Biko record

A few years ago I was asked to speak at the Oh Yeah Music Centre in Belfast about my favourite protest song. I have so many but the one I chose was one that I can look back and realise that it actually changed my life. It isn't even by an artist that I am a big fan of. However, Paul Simon's version on the Peter Gabriel covers album And I'll Scratch Yours is more my style. I thought of this song again a few weeks back when I was on a panel on Sunday Morning With Ricky Ross on BBC Radio Scotland about the power of song.

I am suspicious of the modern rock band that suggests or even pontificates that music cannot or should not be a transformational force. Noel Gallagher, the seemingly more intellectual of the Oasis brothers (!!!!!), has said that he can only change things every five years in Britain, when he votes. Asked why he didn’t write political songs Alex Kapronos from Franz Ferdinand spoke of going to gigs by political bands who told him what to think, “And really early on I got sick of it. And I said to myself I might as well be going to a Christian rock gig here, with someone telling me what to think. So when I was still a teenager I decided I didn’t want to tell other people what to think from a stage; it’s not my place.” So what does art do Mr Kapranos? When you were at Glasgow school of art you didn’t think that your art had a message?

Personally I am very glad that Peter Gabriel didn’t fall for the flakey, vacuous approach to art that Oasis and Franz Ferdinand espouse. Though, it was far from a Damascus Road conversion, and I was very slow to realise it, Gabriel’s song Biko profoundly changed my life and the lives of many that I have had the privilege of engaging with. Released in 1980 and written about South African Black Conscience leader Stephen Biko, Gabriel tells the story of Biko’s inhumane treatment by the racist apartheid government’s police force and how he died in a Port Elizabeth prison in 1977.  Though it failed to set the pop charts on fire, this haunting song has over thirty years become a slow burn of an anthem for justice not just in South Africa but all over the world. In 1988 Gabriel took it around the world in an Amnesty International concert that also featured U2, The Police and Bruce Springsteen. He also performed it at the Mandela Day concert in London that was a major force of pressure on the South African government to release Nelson Mandela. My favourite version of the song is the performance at the 46664 Concert in Cape Town in 2003 when in an Aids Awareness gig Gabriel got to play it on the redeemed ground of South Africa, where Biko’s death was now celebrated as a sacrifice that brought a brand new rainbow nation.

I cannot remember the first time I heard the song. However, it is my earliest memory of developing an anti-apartheid awareness. In July 2002 in a Church on the Guguletu township on the Cape Flats of Western Cape I was asked without warning to explain to the congregation why I had brought 25 white Irish students to worship. In the few seconds I had to make my way to the pulpit I had to think very quickly what had brought me here on my journey in order that I would think it a good idea to a gang of young people along with me. The answer opened up a profound truth to me. I wasn’t there because I had heard about the injustice of apartheid from the pulpits of my Presbyterian Churches. I told the congregation that I was there because rock musicians like Peter Gabriel had sparked a Biblical passion for justice in general and their people in particular and that these rock prophets had profoundly changed my life. I went on to tell them that though many of the musicians were not Christians they forced me back to the Old Testament prophets and I was there with my students because we wanted to bring God’s Kingdom to Cape Town as it was in heaven.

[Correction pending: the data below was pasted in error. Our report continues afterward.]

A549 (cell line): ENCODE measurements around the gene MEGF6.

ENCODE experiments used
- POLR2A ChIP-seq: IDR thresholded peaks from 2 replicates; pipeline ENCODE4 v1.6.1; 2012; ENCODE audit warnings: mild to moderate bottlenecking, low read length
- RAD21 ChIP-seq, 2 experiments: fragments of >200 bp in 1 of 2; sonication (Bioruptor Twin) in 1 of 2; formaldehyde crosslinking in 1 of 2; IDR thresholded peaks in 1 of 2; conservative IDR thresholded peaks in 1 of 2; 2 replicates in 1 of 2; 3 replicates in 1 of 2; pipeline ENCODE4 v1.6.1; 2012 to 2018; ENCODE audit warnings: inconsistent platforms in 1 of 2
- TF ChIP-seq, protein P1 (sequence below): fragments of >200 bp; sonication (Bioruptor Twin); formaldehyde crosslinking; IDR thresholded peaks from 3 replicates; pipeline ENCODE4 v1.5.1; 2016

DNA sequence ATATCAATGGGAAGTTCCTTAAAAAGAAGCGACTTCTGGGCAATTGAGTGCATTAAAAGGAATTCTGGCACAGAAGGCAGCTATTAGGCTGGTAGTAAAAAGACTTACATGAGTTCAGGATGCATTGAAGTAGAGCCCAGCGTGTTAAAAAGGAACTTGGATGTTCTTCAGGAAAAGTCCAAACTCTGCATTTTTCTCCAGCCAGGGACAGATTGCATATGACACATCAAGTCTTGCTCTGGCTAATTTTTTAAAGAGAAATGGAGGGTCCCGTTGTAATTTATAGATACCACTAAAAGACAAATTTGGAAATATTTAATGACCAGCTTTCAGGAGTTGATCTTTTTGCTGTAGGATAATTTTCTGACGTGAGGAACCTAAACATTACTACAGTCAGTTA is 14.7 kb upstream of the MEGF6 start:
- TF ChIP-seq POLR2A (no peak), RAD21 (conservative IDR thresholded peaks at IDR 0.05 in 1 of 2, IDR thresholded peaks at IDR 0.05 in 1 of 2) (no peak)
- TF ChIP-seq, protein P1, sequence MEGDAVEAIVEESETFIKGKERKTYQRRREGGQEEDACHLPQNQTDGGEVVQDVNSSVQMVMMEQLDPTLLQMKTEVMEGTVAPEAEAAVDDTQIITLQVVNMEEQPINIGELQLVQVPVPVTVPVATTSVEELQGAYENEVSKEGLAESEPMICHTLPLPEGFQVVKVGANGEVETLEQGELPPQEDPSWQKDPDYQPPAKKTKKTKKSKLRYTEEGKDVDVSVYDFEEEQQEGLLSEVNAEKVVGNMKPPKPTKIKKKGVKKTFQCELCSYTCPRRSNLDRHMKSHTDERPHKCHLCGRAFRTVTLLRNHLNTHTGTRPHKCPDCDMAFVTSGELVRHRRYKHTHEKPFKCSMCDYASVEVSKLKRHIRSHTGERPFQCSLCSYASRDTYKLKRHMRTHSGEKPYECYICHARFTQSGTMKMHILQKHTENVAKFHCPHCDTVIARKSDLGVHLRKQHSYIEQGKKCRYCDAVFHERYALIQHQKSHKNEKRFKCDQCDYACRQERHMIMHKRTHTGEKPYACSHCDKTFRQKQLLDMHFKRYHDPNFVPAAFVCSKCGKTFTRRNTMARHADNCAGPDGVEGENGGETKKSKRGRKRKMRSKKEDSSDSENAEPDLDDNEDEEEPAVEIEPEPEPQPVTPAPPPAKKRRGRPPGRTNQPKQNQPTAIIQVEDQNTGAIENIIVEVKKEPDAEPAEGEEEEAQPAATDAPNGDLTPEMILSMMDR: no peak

It changed my life in that it fuelled with many other God induced serendipities to become involved in the transformation of South Africa. I became part of Habitat For Humanity’s house building programme in the Western Cape which has been one of the most privileged and moving episodes of my life. Along with my students we raised funds and physically helped to build 40 houses for former shack dwellers. When you hand people the key to their first brick house it is an amazing feeling. As well as Habitat For Humanity my student teams got to engage in Peace projects, AIDS visitation, school projects and a Fair Trade initiative. It did not change the entire world in an instant but it did change the world a little, bit at a time.

As well as all of that, my students came home transformed and many changed their vocations or became campaigners, changed the way they looked at the world and led other such teams themselves. I can think of three who have spent time in Africa this year as part of their work, one of whom Justin Zoradi having set up the charity These Numbers Have Faces that helps township youth to get to college. So I am thankful that Peter Gabriel did not have the defeatist attitude of Noel Gallagher or Alex Kapronos and think protest songs were useless and couldn’t change the world. Biko and many other songs have proven life changing to me and many others.



Isn't there a difference though between believing you have a message worth sharing and insisting that others agree with it? Maybe that is where Alex is coming from?

Art has great power but when it insists on saying this is what you need to think then it loses that power. I think where Alex is coming from is when it become militant and so actually turns people away from engaging with ideas that may challenge them.

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